She didn’t mind when he stared at the photo and blurted out, “This looks nothing like you!” She did mind when he added, “It’s hot.”
When she first visited Athens, she was surprised—not by the ruins, they were exactly as she had expected them to be, but by the rest of it. For all the quaint charm of the dusty agora and its tumbled columns with flowers growing up in between the cracks and butterflies hovering poetically over them, a ten minutes’ walk in any direction, and you might think for a moment you were on a dingy street in Philadelphia or Detroit.
He dreaded his birthday. He couldn’t help making an unconscious tally every year of who phoned or e-mailed and who didn’t and he preferred not to be so painfully aware of which friends and family members didn’t care enough to remember.
I do, in fact, have a moral compass. I just haven’t fine-tuned it yet.
She read that Nietzsche went insane and clutched the neck of a horse being mercilessly flogged by an irate coach driver. She could never understand why it was Nietzsche and not the coach driver who got hauled off to the asylum.
He got into nonprofit work because he loved people. He got out of nonprofit work because he hated people.
When they married, he was four times her age but they got along marvelously. Then some asshole invented Viagra.
She grew up on Disney movies, Jane Austen novels, and romantic comedies. She was disappointed, during her first kiss, to discover that the human tongue felt strangely like a giant slug in her mouth.
She was not the jealous type and never suspected him of infidelity. All the same, she was morbidly curious about his former lovers—what kind of panties they wore, what they looked like, how smart they were, what sexual techniques they had—and couldn’t bear the thought of being inferior to them in any way.
I’m glad you couldn’t see me on the phone. I cried silently every time you were talking.
Even though she loved the man she slept beside, she sometimes dreamt of someone else from her past. So her waking heart and sleeping mind were always at war.
He laughed every time he saw a statue in a park or square. At some point in time, a critical mass of the general public had so admired this person, that they immortalized him by erecting a figure to be shat upon by passing birds for centuries to come.
He worked out constantly and felt sure she was with him for his manly, rugged good looks. But she fell in love only after seeing his awkward teenage photos hidden away in a family album.
I used to fantasize that Zach would go on “Queer Eye for the Straight Guy,” get made over for me, and ask over the special dinner Ted taught him to make if I can ever forgive him for having been so stupid as to turn me down, he was just scared, et cetera, and now he’s realized his mistake and agonized over it, and will I give him a second chance?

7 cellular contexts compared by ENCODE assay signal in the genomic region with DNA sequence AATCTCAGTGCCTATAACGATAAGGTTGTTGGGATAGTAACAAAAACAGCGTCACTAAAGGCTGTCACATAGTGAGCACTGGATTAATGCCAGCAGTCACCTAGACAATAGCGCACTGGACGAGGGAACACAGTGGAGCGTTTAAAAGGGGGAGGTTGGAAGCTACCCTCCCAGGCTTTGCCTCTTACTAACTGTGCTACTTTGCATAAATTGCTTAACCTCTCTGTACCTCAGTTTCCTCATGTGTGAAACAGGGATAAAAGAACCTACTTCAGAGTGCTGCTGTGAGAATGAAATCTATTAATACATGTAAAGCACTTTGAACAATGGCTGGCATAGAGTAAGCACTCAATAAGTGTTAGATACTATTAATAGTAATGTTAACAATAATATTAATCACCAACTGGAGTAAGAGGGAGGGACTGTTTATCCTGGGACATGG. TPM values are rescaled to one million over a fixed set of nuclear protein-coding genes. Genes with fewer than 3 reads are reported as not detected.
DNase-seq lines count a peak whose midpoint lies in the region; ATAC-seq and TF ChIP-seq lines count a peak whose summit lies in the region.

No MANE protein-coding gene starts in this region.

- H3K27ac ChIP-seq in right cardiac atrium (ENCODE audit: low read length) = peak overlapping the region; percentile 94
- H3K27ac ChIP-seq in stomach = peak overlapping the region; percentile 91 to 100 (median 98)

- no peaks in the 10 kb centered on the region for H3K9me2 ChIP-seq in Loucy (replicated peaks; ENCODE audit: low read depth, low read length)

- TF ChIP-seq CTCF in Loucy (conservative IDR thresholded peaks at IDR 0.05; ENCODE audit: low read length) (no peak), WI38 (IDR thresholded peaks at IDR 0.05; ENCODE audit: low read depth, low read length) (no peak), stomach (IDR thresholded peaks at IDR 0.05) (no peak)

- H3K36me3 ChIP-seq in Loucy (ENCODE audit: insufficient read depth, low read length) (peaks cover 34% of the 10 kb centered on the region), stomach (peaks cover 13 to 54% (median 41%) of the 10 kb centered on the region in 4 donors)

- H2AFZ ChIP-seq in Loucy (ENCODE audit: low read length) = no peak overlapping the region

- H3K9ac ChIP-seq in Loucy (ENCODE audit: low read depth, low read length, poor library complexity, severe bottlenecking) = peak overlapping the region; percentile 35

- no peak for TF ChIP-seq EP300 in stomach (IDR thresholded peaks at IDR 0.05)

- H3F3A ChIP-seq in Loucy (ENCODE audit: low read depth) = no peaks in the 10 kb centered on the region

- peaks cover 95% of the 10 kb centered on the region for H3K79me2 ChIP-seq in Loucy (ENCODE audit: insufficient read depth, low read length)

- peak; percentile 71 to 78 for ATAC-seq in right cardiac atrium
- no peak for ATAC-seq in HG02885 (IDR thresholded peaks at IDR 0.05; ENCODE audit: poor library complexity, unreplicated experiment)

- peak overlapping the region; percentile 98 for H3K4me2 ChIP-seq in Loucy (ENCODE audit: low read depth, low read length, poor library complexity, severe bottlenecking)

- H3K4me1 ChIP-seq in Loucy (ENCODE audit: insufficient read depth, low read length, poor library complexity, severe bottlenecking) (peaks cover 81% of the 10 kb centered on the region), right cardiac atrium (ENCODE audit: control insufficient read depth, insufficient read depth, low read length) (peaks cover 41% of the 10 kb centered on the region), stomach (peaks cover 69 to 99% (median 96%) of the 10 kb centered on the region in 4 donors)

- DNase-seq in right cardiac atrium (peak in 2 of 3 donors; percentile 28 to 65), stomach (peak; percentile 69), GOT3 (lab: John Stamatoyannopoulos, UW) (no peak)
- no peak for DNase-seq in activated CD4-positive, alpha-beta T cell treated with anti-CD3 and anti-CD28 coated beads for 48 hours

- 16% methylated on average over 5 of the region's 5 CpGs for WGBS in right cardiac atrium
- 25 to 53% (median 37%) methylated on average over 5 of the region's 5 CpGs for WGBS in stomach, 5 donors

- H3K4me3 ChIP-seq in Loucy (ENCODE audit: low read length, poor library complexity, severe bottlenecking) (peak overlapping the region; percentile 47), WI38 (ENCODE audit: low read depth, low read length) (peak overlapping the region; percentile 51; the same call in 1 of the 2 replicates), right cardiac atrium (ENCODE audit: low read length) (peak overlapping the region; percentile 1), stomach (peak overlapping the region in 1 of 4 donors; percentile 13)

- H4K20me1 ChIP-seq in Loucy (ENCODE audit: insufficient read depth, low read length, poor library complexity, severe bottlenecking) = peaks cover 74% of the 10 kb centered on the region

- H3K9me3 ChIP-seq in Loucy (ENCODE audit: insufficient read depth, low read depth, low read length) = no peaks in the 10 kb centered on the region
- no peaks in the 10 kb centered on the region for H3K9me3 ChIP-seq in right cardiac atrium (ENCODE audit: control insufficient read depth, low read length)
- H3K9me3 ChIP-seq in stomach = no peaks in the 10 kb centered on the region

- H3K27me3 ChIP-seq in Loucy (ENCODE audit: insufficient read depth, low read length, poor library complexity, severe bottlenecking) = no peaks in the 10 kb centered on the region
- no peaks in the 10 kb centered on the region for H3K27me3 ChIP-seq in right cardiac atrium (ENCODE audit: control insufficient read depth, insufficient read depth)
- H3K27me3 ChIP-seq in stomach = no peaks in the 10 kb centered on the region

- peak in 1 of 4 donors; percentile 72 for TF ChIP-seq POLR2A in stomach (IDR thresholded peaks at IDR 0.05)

Sometimes I would say no and sometimes yes, but invariably, all the Queer Eye guys gasped while watching the clip when I came on the screen and each exclaimed, “Oh she’s delightful,” then another “delicious,” and another “de-lovely!”
She was deep in discussion with the philosophy professor when his wife called. After hanging up the phone with a grimace, he told the student never to get married: “It’s like saying to someone, ‘I love you so much, I want to trap you for the rest of your life!’”
Everyone thought she refused to date him because she was “afraid of ruining the friendship.” But back when they barely knew each other, she had watched him throw himself at another girl; and she hated the thought of taking somebody’s leftovers or of being Plan B.
Many miles away from home, she bent over to pet a scruffy cat with a needful meow. But her comfort-giving backfired when the cat followed several feet behind her more than twenty blocks through the rain before finally giving up on a new friendship.
Some people suggested that I move to another town. But there’s a strange comfort in going alone all the places we used to go together: it proves you’re not necessary for this world and this life to exist.
He could not admire those who forced themselves to “do good.” But he couldn’t help admiring those from whom generosity flowed freely.
She had always thought of her father as an unreasonably harsh disciplinarian and had little if any recollection of his tenderness. Yet later on in life, her brother reminded her that when she had been very small and made what she considered to be a “gourmet” sandwich of ham, barbecue sauce, Fritos, and Tang sprinkled on top for good measure, their father had eaten it all and told her several times how good it was.